Why is it important that fins have lift?

I never understood the theory that fins need to have a foil like an airplane wing. It makes complete sense for an airplane, but not a surfboard. The reasons I have heard are that it pulls the board into the wave. I just don’t see that happening with any significants, nor do I see why that would be important. I’m thinking that fins should not be designed to produce lift, but instead to have the least amount of drag possible. In my opionion, fins should be made as thin as possible and with a symettrical foil on both sides. What do you guys think?

It should offer some lateral stability, though I was thinking something along the same lines… inspired by a post earlier on using the Center FCS plugs on the rails of a concave board, I thought about putting center fins on the rails. Unfortunatly the surfs been crap, hopefully I’ll give it a shot this weekend.

Asymmetrically foiled fins give more power, grab, dig, bite,lift whatever you want to call it when placed on the rail than symmetrically foiled ones because the foiled surface creates a lower pressure over it as the water is moving faster there than over the flat surface. Subtle changes in assymetrically foiled fins create more or less lift and thus make the board accelerate as the surfer drives off of them. Without this type of effect modern shortboards wouldn’t work like they do. No Worries, Rich

Single foiled side fins create lift away from the stringer. Which means the lift is pulling the rail down into the wave face. The result is more holding power. Even if the side fins were foiled with a symetrically foiled sides, the toe of the fin is going to present the angle of attack of the fin to work as a lifting foil. It just won’t have as much lift.

I have never really questioned the toe in of the side fins in the past, just accepted it as dogma. However if your going right on a wave, lets say your triming, then the left hand side fin must be almost out of the water and so not really doing much, and the right hand fin with the toe in towards the nose of the board is shorely pushing the board to the left, or at least stalling, generating drag, to pull the board along the wave and right hand rail along the wave the angle of attack of the right hand fin would need the fin pointing out to the edge, another way to think of it is that if a aeroplane wings were pointing to wards the ground then it would have a hard time taking off? Also I would question the lift of such small fins with large rakes, and short cords. With a 80kg boke on a board I reckon the lift effect would be negligeable especially considering the surfer is generally not going straight down the line and going up and down and varying the true speed of the board with respect to the water, generally going quite slow and using the power of the wave. It would be good to see some tank testing done on fins. Now if we are talking about higher speeds like those that sail board get up to then the lift effect is a real issue, but they are doing probably about 30knts accross the water. If the fins are too large the boards start to lift.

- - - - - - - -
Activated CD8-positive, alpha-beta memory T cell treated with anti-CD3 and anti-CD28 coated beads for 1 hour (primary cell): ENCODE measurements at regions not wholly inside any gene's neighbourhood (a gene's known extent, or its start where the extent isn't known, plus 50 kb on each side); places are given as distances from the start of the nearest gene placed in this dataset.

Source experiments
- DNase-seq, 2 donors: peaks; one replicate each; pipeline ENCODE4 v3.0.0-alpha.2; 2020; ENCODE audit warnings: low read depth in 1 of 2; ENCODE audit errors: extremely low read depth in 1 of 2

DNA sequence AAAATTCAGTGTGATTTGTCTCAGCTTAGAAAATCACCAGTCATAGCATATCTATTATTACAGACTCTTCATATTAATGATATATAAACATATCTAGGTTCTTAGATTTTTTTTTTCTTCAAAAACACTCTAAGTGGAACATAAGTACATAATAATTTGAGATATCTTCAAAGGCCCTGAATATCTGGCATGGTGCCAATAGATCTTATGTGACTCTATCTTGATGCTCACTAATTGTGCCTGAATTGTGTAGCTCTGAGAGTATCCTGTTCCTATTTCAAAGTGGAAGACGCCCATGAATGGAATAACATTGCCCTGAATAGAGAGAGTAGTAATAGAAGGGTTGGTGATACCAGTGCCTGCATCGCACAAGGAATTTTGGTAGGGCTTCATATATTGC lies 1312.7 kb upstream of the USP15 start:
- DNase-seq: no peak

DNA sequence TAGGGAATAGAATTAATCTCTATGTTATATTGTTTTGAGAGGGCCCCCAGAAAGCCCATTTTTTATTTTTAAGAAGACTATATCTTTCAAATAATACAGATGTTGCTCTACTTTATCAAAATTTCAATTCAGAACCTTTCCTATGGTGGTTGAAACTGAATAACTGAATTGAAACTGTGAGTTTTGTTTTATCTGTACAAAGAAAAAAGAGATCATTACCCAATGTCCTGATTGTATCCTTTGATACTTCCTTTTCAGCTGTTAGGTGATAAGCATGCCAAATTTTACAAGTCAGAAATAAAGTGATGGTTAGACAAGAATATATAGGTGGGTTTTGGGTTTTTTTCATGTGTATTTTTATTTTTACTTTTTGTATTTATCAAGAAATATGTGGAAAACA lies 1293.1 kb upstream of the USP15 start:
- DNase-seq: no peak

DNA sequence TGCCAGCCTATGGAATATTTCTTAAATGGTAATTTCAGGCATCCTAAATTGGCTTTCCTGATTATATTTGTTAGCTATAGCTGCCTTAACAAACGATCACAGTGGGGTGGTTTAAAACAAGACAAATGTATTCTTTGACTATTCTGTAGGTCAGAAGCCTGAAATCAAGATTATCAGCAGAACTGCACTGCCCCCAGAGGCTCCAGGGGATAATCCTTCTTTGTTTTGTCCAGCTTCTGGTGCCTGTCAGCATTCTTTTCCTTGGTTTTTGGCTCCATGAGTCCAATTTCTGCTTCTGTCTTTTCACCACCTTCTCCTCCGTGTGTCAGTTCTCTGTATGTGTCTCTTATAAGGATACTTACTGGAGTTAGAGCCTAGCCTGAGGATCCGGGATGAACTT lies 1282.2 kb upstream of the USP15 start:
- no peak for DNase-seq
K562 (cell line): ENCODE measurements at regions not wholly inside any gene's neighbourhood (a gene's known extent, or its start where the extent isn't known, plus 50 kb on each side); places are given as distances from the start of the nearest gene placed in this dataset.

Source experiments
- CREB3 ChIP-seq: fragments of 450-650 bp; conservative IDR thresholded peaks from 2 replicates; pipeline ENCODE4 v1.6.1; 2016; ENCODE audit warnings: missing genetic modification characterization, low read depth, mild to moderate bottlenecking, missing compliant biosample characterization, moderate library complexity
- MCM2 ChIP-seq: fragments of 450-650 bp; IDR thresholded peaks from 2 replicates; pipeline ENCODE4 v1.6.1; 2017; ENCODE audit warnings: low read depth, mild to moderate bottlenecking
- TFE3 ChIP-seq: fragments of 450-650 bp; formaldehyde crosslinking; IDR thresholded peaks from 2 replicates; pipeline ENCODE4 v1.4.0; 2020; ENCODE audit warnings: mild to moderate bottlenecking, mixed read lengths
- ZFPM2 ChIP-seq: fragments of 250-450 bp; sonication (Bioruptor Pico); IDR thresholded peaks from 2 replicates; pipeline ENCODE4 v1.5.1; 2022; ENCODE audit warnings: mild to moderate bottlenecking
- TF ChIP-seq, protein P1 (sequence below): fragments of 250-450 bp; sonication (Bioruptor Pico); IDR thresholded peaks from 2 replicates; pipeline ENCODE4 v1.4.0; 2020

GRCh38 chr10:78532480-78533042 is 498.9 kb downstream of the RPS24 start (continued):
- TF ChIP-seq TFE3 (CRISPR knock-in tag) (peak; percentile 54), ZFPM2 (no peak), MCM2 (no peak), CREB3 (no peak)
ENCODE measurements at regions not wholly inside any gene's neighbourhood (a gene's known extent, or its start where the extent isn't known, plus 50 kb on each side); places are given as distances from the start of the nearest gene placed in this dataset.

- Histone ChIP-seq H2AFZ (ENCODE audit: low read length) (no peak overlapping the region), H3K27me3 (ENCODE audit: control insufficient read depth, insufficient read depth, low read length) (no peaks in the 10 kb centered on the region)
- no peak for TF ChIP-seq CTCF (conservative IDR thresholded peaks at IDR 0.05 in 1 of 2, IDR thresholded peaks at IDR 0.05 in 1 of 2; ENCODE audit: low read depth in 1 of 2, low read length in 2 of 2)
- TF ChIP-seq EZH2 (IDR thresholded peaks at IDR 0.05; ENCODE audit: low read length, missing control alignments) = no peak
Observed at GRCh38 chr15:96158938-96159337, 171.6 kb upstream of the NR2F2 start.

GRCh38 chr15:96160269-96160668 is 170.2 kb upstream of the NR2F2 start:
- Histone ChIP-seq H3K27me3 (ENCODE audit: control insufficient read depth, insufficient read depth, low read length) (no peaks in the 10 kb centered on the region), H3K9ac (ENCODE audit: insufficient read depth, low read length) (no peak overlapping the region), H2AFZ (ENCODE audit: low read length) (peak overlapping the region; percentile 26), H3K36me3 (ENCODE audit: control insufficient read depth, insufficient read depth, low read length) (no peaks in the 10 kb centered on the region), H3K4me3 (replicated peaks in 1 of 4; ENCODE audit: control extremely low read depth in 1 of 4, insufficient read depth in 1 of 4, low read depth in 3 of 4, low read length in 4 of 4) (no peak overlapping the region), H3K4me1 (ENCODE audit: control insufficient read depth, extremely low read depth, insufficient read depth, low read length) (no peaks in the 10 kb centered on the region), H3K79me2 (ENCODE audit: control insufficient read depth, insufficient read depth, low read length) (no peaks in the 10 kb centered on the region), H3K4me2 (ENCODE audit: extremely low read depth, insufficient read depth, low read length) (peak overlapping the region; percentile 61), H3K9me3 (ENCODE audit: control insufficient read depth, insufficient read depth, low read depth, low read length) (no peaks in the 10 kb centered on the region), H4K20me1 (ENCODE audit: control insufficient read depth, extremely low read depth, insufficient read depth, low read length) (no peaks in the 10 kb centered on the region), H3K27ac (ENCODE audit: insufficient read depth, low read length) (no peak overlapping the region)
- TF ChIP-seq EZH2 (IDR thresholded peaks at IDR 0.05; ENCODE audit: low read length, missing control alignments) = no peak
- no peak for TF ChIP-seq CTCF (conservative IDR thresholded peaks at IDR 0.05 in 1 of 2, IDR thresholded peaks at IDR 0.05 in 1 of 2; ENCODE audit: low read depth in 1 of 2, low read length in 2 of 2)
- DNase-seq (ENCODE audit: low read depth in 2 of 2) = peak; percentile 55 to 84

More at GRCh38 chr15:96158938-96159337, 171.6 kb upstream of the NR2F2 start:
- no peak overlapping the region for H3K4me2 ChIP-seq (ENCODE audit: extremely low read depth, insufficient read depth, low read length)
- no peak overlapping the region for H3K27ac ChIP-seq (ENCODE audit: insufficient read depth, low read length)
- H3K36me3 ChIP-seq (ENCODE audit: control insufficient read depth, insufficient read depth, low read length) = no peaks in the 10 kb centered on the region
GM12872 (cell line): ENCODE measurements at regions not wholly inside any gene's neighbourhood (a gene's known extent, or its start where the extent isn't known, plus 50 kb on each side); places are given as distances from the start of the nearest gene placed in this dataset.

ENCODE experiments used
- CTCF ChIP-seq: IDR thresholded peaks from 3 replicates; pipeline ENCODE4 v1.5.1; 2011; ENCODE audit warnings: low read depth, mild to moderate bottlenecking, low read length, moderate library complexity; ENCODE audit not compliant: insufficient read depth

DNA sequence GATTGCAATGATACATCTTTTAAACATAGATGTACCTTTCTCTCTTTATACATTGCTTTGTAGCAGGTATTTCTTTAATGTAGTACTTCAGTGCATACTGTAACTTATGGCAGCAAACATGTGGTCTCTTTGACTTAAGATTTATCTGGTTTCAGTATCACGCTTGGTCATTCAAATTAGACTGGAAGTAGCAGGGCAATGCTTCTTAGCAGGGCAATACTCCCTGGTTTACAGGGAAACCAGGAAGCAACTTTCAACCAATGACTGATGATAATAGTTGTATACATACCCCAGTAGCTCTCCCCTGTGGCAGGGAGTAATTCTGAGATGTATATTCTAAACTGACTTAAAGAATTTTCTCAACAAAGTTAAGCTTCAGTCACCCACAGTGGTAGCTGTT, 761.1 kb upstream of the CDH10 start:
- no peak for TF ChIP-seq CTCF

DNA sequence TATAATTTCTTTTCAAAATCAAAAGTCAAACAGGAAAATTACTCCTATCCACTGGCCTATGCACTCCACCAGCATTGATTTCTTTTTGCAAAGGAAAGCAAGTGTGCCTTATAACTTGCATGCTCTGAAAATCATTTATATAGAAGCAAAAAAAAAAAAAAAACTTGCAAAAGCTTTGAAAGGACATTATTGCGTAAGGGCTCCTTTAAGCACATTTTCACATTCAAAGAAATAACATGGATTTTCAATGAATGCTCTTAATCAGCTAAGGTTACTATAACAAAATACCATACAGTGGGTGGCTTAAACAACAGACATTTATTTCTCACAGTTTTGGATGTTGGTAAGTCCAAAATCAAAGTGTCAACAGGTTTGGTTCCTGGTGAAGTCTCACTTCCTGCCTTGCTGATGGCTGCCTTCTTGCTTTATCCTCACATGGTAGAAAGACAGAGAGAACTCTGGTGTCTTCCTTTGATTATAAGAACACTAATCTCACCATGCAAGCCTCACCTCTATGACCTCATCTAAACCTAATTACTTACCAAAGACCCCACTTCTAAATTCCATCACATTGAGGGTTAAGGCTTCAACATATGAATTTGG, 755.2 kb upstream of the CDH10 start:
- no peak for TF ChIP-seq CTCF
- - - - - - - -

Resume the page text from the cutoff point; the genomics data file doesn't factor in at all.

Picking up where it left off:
If you put Center fins in all 3 spots you will have a slower board with tail vibration, The reason is the outside fins push water out the center splits it off the sides if you have it splitting of the side fins it will distort the flow of water to the center fin causing chatter and a slowing, Plus it will ride like SHIToday ill go ride my twin fin. instaid of say having an even flow it would be like having rapids beneath your feet

What l found with single sided foils when they first came in, was that they where a bit faster and released the tail easier when you wanted it to but l also liked the smoothness of a double sided foil for turns, so l would start with a single sided foil and then do a 10% foil on the inside of the front fins balancing out the two better points by giving speed and better turning capabilities.

The camber of the outboard thrusters creates lift in the opposite direction of the turn. So, fin camber would have no benefit to the turn, but would provide a distinct anti-cavitation benefit. The toe and cantilever angles work to increase the tuning power of the “deep” fin and decrease the turning power of the “sallow” fin (deep is the inside of the turn and shallow being the outside). As for drag factors, thin may increase drag – the “tear drop” shape typically minimizes drag.

Shine wrote: “As for drag factors, thin may increase drag – the “tear drop” shape typically minimizes drag.” Is this really true? I’m puzzled by the difference in foils on a wing on an aircraft vs. the foil of the fins on a thruster. But then again I think about the difference in the media they are used in, water being much denser than air. I’ve only seen natural tear drop shapes happen in air. I’m not even sure it’s the absolutly fastest shape in air. Maybe the thinner foils create less drag in water at the speed surfboards are traveling. regards, Håvard